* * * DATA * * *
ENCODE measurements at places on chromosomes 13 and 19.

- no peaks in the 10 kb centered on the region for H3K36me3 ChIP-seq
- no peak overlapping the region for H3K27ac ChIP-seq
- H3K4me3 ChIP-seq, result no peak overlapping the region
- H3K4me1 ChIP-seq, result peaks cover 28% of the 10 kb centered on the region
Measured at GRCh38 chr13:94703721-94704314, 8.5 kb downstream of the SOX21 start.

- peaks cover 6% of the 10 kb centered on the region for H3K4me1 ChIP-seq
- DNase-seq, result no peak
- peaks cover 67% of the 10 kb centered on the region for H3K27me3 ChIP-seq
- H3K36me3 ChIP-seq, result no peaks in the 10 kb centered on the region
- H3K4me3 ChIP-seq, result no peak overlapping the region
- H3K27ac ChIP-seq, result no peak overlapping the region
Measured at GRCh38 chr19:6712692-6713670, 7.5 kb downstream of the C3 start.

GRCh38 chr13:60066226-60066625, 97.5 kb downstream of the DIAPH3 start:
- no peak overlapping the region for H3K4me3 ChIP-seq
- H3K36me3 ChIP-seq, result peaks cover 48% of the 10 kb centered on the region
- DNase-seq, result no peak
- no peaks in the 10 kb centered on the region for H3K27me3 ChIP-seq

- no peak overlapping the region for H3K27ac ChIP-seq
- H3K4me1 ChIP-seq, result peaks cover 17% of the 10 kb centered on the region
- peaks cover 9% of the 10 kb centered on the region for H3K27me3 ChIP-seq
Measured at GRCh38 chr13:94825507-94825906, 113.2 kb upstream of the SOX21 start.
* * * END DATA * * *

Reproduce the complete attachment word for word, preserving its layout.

ENCODE measurements at places on chromosomes 13 and 19.

- no peaks in the 10 kb centered on the region for H3K36me3 ChIP-seq
- no peak overlapping the region for H3K27ac ChIP-seq
- H3K4me3 ChIP-seq, result no peak overlapping the region
- H3K4me1 ChIP-seq, result peaks cover 28% of the 10 kb centered on the region
Measured at GRCh38 chr13:94703721-94704314, 8.5 kb downstream of the SOX21 start.

- peaks cover 6% of the 10 kb centered on the region for H3K4me1 ChIP-seq
- DNase-seq, result no peak
- peaks cover 67% of the 10 kb centered on the region for H3K27me3 ChIP-seq
- H3K36me3 ChIP-seq, result no peaks in the 10 kb centered on the region
- H3K4me3 ChIP-seq, result no peak overlapping the region
- H3K27ac ChIP-seq, result no peak overlapping the region
Measured at GRCh38 chr19:6712692-6713670, 7.5 kb downstream of the C3 start.

GRCh38 chr13:60066226-60066625, 97.5 kb downstream of the DIAPH3 start:
- no peak overlapping the region for H3K4me3 ChIP-seq
- H3K36me3 ChIP-seq, result peaks cover 48% of the 10 kb centered on the region
- DNase-seq, result no peak
- no peaks in the 10 kb centered on the region for H3K27me3 ChIP-seq

- no peak overlapping the region for H3K27ac ChIP-seq
- H3K4me1 ChIP-seq, result peaks cover 17% of the 10 kb centered on the region
- peaks cover 9% of the 10 kb centered on the region for H3K27me3 ChIP-seq
Measured at GRCh38 chr13:94825507-94825906, 113.2 kb upstream of the SOX21 start.